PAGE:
Speaking at the recent  Gauteng Shared Services Centre (GSSC) conference, chairman of Sasuka George Negota urged companies to embrace the challenge of bridging the perceived chasm between the public and private sector.

"Shared Services as a concept, is something which is by now well understood, but to ensure that Shared Services as an ideology lives up to its expectations we need to ensure that the relationship between the role players, namely the public and private sectors, succeeds," says Negota.
"The private sector is critical to the success of the public sector, as it provides the knowledge and know how, needed by governments looking to improve their own service delivery."
A central theme emerging from the conference, sponsored by SAS Institute's partner Sasuka, is that although important to the bigger picture, technology, processes and state of the art systems and applications are not what drives the critical success factors of a Shared Services environment.
The effective implementation thereof depends on the resources most often overlooked and taken for granted – people; and, as summarised by conference chairman Tebogo Mosupi from Liberty Life, people with all the right ABCs, namely attitude, behaviour and culture.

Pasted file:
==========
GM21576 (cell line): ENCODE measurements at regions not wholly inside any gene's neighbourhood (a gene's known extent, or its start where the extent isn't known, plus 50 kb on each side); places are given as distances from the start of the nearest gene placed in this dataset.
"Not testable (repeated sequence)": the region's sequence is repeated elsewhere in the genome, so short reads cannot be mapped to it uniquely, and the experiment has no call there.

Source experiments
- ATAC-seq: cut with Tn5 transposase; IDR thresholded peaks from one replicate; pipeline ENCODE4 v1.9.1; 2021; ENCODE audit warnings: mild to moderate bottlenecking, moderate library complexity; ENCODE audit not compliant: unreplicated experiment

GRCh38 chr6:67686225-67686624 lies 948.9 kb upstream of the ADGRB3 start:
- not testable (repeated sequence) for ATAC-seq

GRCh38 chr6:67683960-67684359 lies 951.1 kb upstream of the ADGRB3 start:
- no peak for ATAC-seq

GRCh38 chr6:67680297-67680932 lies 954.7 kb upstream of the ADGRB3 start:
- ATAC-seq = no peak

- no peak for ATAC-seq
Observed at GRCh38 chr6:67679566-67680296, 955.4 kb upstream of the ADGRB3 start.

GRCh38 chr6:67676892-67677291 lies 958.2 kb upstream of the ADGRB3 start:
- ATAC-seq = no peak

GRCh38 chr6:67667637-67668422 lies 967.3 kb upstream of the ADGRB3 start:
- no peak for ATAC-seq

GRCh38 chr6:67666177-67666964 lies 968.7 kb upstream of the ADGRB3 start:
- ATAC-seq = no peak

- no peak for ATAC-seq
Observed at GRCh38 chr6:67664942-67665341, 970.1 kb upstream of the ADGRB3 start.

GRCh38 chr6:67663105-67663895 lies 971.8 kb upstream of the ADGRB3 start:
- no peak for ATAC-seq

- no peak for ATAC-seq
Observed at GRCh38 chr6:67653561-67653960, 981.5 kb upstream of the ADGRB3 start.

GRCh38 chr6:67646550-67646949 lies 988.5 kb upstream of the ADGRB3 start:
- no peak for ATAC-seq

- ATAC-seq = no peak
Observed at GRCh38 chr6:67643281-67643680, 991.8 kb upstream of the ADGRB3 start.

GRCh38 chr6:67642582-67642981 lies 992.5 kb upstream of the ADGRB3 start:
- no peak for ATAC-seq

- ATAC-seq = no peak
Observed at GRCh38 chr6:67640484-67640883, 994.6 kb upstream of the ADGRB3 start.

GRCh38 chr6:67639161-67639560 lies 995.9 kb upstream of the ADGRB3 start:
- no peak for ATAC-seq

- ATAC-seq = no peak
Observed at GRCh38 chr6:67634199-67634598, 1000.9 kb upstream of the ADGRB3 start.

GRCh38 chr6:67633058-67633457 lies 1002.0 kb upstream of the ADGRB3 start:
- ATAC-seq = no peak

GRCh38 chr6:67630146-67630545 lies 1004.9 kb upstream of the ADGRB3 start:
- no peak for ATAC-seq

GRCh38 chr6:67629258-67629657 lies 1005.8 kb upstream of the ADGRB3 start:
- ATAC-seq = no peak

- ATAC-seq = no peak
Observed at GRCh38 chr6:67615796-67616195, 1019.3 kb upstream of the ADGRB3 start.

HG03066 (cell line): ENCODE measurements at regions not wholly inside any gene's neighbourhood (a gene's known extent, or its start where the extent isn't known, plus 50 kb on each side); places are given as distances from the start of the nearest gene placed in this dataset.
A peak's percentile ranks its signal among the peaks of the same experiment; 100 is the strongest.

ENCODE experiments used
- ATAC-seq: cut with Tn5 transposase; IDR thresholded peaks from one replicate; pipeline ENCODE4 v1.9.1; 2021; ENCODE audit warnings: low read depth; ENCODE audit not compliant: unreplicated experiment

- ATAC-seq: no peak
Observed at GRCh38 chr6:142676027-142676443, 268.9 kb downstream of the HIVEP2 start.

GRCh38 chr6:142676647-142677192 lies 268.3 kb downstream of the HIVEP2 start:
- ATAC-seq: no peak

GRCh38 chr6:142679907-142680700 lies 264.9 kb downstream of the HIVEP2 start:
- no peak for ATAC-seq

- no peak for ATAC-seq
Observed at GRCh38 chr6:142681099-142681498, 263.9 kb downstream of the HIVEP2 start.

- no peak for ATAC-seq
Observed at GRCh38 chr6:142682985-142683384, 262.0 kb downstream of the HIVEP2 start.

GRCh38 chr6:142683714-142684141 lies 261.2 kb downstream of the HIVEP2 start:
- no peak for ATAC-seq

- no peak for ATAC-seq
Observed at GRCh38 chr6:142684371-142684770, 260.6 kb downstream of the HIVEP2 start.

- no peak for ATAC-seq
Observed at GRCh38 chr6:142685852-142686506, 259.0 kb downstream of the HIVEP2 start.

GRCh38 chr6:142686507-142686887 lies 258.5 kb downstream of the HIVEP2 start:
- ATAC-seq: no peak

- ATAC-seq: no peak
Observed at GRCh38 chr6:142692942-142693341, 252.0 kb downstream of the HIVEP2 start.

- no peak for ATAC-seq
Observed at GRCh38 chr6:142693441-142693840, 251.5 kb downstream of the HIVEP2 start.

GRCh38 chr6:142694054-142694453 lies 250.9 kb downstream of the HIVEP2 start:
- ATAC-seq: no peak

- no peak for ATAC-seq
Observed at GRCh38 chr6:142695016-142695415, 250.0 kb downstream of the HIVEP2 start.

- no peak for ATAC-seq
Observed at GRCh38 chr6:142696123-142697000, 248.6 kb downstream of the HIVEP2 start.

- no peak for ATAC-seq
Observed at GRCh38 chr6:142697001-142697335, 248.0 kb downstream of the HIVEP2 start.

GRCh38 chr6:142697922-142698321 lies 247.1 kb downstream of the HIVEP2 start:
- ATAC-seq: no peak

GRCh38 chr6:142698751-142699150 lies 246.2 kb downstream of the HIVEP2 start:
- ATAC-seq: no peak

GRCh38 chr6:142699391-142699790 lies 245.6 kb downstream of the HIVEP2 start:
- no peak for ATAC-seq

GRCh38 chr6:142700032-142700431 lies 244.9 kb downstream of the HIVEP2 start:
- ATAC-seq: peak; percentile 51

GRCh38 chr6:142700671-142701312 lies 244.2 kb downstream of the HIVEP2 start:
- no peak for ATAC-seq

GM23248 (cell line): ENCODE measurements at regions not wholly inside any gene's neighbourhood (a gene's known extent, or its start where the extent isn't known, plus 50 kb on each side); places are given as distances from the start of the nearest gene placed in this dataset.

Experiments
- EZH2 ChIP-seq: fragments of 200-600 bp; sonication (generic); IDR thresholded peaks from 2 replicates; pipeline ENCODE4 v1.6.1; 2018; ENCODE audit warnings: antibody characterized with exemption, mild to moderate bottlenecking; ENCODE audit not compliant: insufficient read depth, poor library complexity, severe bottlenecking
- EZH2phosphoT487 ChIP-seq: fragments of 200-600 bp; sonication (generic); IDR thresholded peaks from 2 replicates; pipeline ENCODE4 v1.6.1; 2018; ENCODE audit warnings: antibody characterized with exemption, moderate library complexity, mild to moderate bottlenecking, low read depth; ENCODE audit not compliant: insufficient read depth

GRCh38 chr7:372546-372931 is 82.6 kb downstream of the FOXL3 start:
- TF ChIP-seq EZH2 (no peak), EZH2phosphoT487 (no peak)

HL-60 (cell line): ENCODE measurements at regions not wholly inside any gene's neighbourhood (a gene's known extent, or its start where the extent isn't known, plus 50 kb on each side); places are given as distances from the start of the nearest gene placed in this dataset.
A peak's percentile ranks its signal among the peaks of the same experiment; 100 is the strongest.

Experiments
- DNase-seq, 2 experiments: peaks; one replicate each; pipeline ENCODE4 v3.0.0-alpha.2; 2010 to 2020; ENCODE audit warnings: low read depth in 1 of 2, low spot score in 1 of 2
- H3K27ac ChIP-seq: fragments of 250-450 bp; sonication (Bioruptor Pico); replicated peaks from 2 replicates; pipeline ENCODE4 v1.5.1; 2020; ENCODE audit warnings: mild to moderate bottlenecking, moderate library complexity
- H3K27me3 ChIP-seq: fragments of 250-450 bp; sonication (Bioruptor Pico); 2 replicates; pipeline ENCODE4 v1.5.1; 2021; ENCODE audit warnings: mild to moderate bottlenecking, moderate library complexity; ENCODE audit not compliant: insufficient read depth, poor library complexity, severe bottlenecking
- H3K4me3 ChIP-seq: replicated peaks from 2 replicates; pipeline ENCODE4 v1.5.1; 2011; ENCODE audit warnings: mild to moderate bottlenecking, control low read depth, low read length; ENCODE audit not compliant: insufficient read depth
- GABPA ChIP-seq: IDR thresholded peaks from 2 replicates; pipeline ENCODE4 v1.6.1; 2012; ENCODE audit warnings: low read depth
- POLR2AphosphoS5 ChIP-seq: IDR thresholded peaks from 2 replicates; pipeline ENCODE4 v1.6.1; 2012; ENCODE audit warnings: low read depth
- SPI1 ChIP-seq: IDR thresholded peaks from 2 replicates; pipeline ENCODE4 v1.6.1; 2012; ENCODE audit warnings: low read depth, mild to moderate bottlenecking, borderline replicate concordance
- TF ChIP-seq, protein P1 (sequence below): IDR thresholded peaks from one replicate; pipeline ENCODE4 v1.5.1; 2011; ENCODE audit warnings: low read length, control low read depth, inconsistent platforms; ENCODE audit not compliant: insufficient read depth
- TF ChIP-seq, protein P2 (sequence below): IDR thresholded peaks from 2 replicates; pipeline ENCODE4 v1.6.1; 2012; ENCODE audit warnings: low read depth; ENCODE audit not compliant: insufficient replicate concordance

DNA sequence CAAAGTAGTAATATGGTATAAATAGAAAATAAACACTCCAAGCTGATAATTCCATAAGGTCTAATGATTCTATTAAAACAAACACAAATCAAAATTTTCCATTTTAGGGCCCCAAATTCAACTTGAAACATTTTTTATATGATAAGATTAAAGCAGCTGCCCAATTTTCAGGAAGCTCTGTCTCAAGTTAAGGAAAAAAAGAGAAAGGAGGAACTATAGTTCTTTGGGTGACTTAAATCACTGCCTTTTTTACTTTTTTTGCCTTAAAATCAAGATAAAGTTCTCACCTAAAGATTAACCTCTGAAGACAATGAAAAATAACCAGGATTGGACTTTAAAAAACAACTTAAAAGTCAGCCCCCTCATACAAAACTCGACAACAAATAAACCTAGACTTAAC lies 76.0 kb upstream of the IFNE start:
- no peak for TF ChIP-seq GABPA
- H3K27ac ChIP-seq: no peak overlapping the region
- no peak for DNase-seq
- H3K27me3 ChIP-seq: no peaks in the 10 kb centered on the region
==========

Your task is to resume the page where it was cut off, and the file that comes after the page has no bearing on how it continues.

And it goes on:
While the concept of the public private partnership (ppp) is not a new concept, Negota went on to say that the private sector is obligated to making a difference in the public sector.  An effective way by which to achieve this, is according to him, through constructive and purposeful skills transfer, assisting in the upliftment of the public sector.
"It is all about sharing risks.  But to get the public sector on the same footing as its private sector counterparts will take a serious mind shift. We need to squash the current image of the public sector which is one of non-delivery, by transforming attitudes," adds Negota.
"When you get bad service from a private sector company, you walk out the door, look for a competitor and take your business to them ­ we don't have that luxury when we are dealing with the public sector as there is only one supplier."
In conclusion he says: ³Let governments embrace that which is within the private sector and transform it, Shared Services is a positive step towards changing the slow pace in which government usually works. It is with this that I again urge that ppp's be developed to close the chasm between the two sectors, for the benefit of the people of a country as well as its businesses."